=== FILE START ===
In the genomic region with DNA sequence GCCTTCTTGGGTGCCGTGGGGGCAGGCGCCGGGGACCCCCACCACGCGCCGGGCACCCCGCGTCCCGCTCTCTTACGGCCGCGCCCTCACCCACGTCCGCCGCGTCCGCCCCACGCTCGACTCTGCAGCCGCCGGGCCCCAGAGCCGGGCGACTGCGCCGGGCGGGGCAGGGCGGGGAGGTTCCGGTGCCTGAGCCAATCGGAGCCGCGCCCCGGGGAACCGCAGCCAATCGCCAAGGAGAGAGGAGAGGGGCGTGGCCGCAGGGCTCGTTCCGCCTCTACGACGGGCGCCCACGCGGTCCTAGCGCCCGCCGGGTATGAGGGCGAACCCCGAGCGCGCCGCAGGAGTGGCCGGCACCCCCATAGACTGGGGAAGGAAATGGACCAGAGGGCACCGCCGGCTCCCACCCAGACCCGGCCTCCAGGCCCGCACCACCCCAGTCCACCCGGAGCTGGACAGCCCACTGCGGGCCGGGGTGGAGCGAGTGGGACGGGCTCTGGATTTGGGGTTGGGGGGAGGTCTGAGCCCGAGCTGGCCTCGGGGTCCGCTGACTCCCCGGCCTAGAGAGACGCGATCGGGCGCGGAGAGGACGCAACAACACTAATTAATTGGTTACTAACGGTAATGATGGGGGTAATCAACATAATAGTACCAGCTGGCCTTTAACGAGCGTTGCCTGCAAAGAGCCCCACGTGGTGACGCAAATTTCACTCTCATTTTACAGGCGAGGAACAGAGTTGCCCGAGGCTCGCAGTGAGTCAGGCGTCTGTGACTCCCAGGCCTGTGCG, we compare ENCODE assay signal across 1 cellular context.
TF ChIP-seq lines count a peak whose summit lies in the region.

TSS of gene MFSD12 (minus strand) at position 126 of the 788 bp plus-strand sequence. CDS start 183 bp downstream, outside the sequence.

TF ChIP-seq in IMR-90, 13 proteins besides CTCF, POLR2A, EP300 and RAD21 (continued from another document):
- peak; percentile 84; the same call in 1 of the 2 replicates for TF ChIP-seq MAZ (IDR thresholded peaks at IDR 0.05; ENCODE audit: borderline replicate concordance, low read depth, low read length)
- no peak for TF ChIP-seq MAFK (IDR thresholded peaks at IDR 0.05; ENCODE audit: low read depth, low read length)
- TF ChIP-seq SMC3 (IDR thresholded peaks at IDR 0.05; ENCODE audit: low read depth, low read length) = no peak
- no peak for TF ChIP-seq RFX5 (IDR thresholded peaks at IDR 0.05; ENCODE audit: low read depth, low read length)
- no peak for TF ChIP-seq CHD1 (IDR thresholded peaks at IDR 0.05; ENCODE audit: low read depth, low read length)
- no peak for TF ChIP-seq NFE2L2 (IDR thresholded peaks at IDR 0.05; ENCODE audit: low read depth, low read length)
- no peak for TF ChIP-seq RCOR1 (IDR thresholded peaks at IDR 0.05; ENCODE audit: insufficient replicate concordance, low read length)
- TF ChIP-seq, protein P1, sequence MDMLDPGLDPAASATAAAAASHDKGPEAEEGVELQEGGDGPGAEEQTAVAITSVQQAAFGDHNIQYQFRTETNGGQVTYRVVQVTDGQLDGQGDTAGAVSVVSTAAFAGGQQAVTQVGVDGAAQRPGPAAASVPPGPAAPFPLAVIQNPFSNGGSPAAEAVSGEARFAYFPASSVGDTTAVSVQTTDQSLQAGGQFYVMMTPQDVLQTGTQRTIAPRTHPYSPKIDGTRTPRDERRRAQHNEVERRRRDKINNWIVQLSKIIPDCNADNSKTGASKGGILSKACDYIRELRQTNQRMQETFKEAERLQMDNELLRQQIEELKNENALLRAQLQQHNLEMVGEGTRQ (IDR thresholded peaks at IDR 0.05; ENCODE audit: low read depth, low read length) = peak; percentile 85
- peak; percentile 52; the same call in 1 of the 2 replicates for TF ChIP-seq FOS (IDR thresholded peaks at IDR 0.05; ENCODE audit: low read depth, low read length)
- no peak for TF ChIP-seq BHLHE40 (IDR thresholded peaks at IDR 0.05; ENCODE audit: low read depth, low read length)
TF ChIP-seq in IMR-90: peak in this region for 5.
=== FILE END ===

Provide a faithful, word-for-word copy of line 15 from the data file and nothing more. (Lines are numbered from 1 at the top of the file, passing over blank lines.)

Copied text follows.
TF ChIP-seq in IMR-90: peak in this region for 5.